As Colombia has witnessed during the last two weeks, the third wave of coronavirus contagion is highly infectious and alarming given that daily cases have surpassed – or are perilously close to – the peaks of the two previous waves. On Sunday, the country confirmed 17,483 additional cases after processing 68,067 PCR tests.
The day’s numbers are lower than 21,078 confirmed on January 15, 2021, with the second peak, yet significantly higher than 13,056 on August 19, 2020 with the initial peak of the pandemic. Equally worrisome of the spike in new infections are projections by health authorities that the third wave could peak at the end of April, timeline that is still – at least – two weeks away. Another important issue of concern is the fact that when the initial wave peaked, the country had endured more than four months of a strict lockdown that began easing with the national government’s decreed reactivation of economic sectors. In January, a series of the three-day quarantines and evening curfews in Bogotá managed to decelerate the spread of the virus, free up ICU occupation and put the capital back in Yellow Alert.
The question that must be asked is “what are the contingency plans at local and national levels to avoid daily cases reaching 25,000 or higher?” For President Iván Duque and Bogotá Mayor Claudia López a prolongation of strict quarantine in the Colombian capital appears almost inevitable, especially if within the next two to three days, per-day infections of COVID-19 surpass those of the second peak. According to the National Institute of Health (INS), the nationwide positivity rate is 25% – or 25 confirmed positive cases of 100 PCR tests processed.
As Bogotá ends a three-day lockdown on Tuesday at 4:00 am, and additional measure Pico y cédula in effect until April 19, the district’s Government Secretariat Luis Ernesto Gómez confirmed that over the weekend police handed-out 1,795 fines to persons violating the stay-at-home order. The police also raided 7 clandestine parties and a cockfighting competition with more than 50 spectators in the locality of Bosa. Other residents were fined for consuming alcohol in local stores and driving their cars without the obligatory exemption.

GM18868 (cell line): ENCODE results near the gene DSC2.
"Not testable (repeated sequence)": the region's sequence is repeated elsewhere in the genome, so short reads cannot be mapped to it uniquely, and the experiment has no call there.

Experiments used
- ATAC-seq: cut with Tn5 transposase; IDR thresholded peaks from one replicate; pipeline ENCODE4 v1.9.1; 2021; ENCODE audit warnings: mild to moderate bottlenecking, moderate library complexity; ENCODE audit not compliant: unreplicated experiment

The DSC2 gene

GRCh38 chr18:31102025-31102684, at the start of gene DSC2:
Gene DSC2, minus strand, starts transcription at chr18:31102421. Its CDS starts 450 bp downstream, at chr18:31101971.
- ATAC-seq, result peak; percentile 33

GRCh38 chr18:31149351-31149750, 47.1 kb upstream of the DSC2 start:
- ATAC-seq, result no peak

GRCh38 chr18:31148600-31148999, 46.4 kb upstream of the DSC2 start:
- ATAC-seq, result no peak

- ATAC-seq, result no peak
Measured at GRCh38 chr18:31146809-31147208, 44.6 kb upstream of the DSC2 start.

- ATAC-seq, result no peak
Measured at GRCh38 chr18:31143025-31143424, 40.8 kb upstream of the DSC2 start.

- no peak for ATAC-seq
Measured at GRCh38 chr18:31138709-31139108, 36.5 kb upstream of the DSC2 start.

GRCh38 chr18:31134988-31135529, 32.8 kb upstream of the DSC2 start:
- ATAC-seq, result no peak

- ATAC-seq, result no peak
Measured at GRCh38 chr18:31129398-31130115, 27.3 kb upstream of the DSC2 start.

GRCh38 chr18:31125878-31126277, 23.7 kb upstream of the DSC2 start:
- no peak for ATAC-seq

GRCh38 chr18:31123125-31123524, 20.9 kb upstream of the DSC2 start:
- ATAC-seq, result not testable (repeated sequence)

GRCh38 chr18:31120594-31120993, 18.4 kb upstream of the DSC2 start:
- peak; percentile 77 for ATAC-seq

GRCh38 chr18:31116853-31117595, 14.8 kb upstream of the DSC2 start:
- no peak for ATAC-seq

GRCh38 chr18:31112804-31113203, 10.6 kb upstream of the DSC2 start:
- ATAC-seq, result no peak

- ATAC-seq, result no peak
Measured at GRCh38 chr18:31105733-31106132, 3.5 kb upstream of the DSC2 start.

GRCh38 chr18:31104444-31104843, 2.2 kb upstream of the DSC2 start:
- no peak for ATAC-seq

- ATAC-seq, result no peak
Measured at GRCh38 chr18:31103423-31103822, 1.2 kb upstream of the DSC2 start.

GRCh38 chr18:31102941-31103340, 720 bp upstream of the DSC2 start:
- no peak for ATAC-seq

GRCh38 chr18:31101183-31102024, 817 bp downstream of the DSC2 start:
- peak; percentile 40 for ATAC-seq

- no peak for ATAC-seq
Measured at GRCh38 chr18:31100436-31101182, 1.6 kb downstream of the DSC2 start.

On Monday, Mayor López denounced large crowds inside the mass transportation system TransMilenio blaming the situation on “companies that oblige workers to go to work, putting their health and that of the city at risk.” And despite Bogotá registering ICU occupation at 72%, below those of Medellín (95%) and Barranquilla (85%) – two other capitals also in quarantine – a return Tuesday to “normal” activity for the capital’s eight million residents could prove disastrous for already overwhelmed hospitals and their healthcare professionals.
The district administration also intensified during the weekend free PCR testing at 178 locations across Bogotá, as well as mass vaccination campaigns for all persons age 70 or over, as well as third-line health workers. The city’s first drive-thru vaccine clinic was inaugurated Saturday at the parking grounds of Bima mall on AutoNorte. Bogotá has administered almost 600,000 doses of the Pfizer and Sinovac vaccines, while the Colombian total – as of Monday – is 3,090.671. The Ministry of Health also issued an alert for all citizens to take extra precautions with COVID-19 infection given heavy seasonal rainfall and the fast spread of other respiratory illnesses, including the common cold.